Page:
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10.04 dual boot with Windows 7 and partitioning

  Date: Nov 30    Category: Unix / Linux / Ubuntu    Views: 489
  

I have a new Dell Studio 1558 - 500G HD and 4G of ram running Windows 7. I want
to dual boot with 10.04. I have been looking at instructions on partitioning the
HD for the dual boot. This seems to be the best guide I have found in that it is
easy to understand.

www.hackourlives.com/.../

The only thing I would like to also create a "/home" partition for storing data
and sharing with my Windows.

I'm planning to allocate 50G to Windows 7, 50G to mount point "/", 8G to "swap"
and the remainder to mount point "/home" for files sharing.

Windows Disk management shows an unnamed partition of 39 MB that is 100% free
and no file system; OS C: file system NTFS 451.07 GB 93% free; and Recovery file
system NTFS 14.65 GB 55% free space. When I looked at resizing using Windows it
would only reduce the size by about half.

So questions:

Will it be safe to shrink the Windows partition to 50G using G Parted?

How do I add the "/home" partition and what file format?

Is the guide I have found accurate?

Does my set up plans seem adequate?

Thanks for your time and input. If this works I will do the same to my wife's
laptop because she is complaining about it being slow and crashing. I have been
running 8.04 on a Gateway laptop and like it but I did not set up a separate
swap and home partition.

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3 Answers Found

 
Answer #1    Answered On: Nov 30    

Not sure to your first question as I don't use Windows. I don't know how
Windows 7 will react to any changes that you make. Some OSes such as OS/x
will not share a drive, but require that you install another OS to a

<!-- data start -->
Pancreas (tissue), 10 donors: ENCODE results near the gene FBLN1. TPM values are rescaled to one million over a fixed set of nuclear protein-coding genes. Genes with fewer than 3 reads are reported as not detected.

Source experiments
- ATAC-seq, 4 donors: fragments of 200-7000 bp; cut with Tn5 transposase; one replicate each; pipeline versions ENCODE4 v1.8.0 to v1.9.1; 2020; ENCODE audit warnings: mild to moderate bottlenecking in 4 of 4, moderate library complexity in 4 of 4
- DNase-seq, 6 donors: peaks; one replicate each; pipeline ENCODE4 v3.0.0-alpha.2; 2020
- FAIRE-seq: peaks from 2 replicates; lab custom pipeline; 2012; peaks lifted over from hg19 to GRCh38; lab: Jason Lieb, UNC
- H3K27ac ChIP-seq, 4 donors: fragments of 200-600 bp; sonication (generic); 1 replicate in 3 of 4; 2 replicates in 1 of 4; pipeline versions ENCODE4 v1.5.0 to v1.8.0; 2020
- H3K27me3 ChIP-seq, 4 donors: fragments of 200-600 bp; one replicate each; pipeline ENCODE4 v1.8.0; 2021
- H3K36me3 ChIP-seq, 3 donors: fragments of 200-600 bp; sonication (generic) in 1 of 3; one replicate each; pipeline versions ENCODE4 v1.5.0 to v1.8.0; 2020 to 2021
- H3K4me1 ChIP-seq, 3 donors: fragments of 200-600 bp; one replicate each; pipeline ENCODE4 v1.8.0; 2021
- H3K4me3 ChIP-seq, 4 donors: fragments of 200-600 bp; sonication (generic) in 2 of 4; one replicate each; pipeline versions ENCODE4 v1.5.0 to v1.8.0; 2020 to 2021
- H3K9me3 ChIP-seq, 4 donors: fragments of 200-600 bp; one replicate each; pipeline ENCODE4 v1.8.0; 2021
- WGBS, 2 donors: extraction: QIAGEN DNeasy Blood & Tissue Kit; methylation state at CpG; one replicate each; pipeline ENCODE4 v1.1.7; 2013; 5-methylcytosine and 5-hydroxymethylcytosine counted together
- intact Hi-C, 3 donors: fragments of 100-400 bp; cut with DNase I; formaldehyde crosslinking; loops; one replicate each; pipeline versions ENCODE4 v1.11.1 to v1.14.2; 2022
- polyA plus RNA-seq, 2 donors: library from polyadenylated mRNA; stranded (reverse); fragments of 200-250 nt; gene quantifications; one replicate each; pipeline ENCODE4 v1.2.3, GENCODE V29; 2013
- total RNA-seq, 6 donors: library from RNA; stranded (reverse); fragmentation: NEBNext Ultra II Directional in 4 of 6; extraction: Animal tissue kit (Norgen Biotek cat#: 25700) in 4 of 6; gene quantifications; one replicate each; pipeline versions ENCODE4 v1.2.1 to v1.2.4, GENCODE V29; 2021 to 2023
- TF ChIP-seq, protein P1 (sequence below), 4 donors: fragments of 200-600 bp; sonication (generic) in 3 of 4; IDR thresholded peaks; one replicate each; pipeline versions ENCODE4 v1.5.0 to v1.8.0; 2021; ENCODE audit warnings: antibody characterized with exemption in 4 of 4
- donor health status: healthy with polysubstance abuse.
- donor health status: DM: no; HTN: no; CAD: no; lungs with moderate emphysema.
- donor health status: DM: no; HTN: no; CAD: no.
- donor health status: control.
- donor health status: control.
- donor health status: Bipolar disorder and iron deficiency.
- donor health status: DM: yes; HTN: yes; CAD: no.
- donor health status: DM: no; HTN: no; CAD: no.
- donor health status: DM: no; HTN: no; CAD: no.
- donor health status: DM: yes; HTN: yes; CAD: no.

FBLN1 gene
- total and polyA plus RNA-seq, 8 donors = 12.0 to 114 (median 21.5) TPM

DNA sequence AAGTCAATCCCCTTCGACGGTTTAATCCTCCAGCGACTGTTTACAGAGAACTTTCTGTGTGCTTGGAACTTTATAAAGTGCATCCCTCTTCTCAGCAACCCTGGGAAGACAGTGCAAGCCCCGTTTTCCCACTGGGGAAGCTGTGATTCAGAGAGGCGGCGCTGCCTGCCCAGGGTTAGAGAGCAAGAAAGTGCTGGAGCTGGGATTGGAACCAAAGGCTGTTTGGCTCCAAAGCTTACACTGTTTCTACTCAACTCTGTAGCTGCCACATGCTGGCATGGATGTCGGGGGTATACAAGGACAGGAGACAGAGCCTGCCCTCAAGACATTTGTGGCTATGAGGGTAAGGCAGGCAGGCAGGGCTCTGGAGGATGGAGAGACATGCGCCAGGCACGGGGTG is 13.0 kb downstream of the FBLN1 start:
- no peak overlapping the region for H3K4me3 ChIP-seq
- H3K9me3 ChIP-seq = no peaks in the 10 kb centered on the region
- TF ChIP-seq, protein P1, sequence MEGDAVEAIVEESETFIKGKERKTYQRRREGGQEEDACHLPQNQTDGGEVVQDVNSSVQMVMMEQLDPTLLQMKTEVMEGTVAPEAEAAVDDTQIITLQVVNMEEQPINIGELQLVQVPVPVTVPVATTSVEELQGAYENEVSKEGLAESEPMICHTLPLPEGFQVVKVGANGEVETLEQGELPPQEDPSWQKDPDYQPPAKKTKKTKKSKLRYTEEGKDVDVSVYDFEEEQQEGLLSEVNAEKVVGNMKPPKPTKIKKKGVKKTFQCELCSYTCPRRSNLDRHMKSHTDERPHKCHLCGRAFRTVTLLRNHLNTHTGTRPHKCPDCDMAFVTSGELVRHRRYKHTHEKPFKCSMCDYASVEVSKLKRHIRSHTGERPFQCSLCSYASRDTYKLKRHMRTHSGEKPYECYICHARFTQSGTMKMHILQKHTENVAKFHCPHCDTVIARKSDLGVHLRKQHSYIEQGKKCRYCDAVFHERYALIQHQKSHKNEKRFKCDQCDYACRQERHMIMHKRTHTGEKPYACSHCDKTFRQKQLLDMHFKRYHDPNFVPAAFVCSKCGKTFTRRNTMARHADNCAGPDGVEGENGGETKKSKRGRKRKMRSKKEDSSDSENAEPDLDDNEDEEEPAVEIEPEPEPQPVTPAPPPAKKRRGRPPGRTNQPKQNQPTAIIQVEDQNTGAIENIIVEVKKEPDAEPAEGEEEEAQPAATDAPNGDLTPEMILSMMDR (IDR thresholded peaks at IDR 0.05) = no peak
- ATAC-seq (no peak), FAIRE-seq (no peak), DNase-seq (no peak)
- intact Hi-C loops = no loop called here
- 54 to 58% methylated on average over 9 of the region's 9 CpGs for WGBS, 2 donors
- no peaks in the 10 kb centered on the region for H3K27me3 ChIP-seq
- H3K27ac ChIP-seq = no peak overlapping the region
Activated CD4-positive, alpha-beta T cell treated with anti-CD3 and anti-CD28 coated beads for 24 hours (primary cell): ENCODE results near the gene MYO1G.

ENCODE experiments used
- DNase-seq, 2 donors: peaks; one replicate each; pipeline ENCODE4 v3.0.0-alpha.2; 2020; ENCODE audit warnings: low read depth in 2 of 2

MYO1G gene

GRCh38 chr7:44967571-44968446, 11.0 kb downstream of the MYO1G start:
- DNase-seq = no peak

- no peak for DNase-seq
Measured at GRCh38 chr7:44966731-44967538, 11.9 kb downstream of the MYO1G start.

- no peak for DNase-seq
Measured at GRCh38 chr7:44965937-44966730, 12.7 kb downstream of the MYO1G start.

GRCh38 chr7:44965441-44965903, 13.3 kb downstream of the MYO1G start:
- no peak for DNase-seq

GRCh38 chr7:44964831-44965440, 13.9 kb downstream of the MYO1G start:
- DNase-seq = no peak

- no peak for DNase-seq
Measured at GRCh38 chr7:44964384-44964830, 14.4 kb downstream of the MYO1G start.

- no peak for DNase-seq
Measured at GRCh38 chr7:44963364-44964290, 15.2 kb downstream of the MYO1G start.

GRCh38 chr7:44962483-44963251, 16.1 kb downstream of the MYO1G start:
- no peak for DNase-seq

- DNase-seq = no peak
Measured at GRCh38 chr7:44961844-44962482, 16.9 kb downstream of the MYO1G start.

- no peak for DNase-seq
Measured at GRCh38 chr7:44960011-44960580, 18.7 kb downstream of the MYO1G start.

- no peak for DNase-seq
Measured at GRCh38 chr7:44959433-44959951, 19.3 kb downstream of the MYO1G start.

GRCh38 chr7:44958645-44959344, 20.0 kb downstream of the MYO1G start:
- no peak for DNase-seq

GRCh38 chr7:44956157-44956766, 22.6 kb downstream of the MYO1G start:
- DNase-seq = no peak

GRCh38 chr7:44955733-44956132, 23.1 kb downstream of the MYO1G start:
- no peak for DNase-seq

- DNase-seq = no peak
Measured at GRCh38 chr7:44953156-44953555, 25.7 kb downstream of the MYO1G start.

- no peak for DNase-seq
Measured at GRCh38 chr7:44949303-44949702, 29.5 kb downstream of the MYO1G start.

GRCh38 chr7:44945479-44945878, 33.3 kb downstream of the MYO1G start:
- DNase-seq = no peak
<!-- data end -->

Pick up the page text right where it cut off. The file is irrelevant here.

separate drive. As long as you are sure that Windows 7 will not baulk at
this then I say go ahead.

/home is a mount point that you set when you install Ubuntu. You can choose
to format and encrypt as you see fit. To do that right click on /home in the
graph or list and choose edit. Choose to use it. Then choose the mount point
as /home and format and encrypt if you want. When you choose your user name
it will create a user space under than name. If one already exists then you
can choose to re-use it. Obviously if you choose to format it will destroy
any data on the drive.

My preferred format is ext4 as it is faster and is reliable. Btrfs will be
the format of choice soon, but ext4 is your best bet now. The advantage of
ext3 is that it can be accessed from distributions with older kernels,
should you have any. There are no advantages to ext2, IMO.

Follow the guide, although I would just use gparted from the installer
rather than in the menu, by choosing the last installation method in the
installer, custom or manual (I forget the exact wording). There is nothing
wrong with pre-partitioning with gparted.

The biggest worry is on the Windows 7 end. Backup any data and be prepared
to re-install Windows 7 should it be necessary. Also Windows likes to be on
the first partition. I am not sure if that is the case with Windows 7, but
it is a good idea anyway.

 
Answer #2    Answered On: Nov 30    

I would say there is another quite fast option, when installing select the
option to resize the Windows partition (not using Gparted, just the installer).
It will safely resize the Windows partition and then the installation will go
with no problem.
Gparted is damn slow when working with large disks and partitions.
Yes, backing up your files on the Windows partitions is a good idea. Having a
Windows 7 install disk around is also a good idea.
No, really, Ubuntu can be three-booted with FreeDOS (that one wants to stay on
the first, C partition, really) and Windows 7 with no problems.

 
Answer #3    Answered On: Nov 30    

You don't need 8G for a swap partition with 4G of ram you don't need a swap.

make sure you defrag the windows partition and it should hurt to shrink
it to 50G

Looks like an accurate guide

Your not going to be able to share the /home partition with windows.
If you want to share one you need to make another partition and format
it ntfs or fat32

It is a good idea to make a separate /home partition so you can upgrade
easily.

 
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